Did you hear that? It was the sound of fourteen gauntlets being thrown down by import automakers in the halls of Congress. That's the number of foreign car makers including Toyota, Honda, Nissan, and Hyundai that have said they can meet a CAFE standard of 35 MPG -- they just can't do it by 2020 and request "several more years." How many more is several? No one says, but it's a start.

The group in question is the Association of International Automobile Manufacturers, which has decided to stop trying to fight the 35 MPG standard that's being proposed. Mike Stanton, president of the group, has called that figure "a pretty sacred number" on Capitol Hill." That group, though, is different than the Alliance of Automobile Manufacturers, which is the Big Three, Toyota, and five others. They say the Association's position isn't at odds with theirs, which makes sense because no one is saying that 35 MPG isn't achievable. Everyone just wants more time to do it, and again, the Association hasn't said how much additional time it wants.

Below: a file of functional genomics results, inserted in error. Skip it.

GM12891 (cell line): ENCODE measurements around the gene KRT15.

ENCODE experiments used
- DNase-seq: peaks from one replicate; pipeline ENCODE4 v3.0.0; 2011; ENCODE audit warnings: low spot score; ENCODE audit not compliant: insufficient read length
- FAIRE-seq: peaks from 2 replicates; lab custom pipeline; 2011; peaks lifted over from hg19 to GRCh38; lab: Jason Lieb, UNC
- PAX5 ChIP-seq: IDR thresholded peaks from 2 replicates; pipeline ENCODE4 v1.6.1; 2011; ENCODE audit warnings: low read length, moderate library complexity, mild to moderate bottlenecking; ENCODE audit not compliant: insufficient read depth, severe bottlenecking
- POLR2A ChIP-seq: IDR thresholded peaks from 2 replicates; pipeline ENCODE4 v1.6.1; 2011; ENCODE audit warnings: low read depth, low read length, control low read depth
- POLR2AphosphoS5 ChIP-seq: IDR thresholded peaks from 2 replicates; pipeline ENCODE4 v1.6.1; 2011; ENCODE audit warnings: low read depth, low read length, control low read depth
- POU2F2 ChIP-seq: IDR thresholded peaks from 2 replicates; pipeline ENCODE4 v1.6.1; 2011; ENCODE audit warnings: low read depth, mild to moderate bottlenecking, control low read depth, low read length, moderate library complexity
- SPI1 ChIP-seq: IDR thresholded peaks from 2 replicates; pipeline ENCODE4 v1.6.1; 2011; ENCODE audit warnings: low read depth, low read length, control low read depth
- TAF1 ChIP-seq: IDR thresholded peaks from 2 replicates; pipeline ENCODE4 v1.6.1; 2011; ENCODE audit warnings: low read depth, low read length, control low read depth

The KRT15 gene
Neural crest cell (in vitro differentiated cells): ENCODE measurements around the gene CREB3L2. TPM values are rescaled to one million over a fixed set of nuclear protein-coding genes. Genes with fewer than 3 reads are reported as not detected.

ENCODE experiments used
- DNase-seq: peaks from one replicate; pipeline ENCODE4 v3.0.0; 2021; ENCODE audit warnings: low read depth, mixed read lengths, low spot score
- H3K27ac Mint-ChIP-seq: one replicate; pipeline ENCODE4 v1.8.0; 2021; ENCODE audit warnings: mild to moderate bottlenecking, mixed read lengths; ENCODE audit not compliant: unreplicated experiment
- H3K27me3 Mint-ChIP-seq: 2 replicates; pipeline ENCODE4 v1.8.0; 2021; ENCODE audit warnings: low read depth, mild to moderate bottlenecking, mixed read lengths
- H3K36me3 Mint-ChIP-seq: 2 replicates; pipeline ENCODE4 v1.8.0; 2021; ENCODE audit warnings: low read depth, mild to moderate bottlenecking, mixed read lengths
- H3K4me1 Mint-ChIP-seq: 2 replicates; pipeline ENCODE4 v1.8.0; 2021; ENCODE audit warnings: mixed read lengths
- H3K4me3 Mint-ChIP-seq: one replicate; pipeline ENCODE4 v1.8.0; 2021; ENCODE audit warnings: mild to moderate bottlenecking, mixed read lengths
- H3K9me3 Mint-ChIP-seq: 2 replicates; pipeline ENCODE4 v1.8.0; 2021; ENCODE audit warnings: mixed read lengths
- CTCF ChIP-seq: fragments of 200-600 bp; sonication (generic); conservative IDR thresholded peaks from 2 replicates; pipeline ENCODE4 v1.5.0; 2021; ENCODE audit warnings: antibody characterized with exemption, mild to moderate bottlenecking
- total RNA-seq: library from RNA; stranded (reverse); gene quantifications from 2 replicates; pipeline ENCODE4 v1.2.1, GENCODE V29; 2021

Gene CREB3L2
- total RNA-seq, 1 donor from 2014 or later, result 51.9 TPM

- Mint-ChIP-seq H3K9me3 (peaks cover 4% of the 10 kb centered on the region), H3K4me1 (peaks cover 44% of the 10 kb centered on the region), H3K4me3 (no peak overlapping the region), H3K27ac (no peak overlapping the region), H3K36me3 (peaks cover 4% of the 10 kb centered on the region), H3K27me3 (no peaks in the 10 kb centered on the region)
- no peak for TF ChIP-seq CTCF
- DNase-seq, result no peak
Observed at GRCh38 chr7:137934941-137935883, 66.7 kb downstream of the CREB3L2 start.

The import makers haven't decided whether they still want to fight the merging of car and truck standards into one single standard for an automaker's entire fleet. It will continue to fight Congress' wish that more cars run on mostly ethanol, and it doesn't want to keep certifying domestically-made and imported cars separately. We would tell you that the debate over federal CAFE standards should come to an end later this year as some analysts claim, but we have little faith a final agreement will be reached.

[Source: Auto News, sub req'd]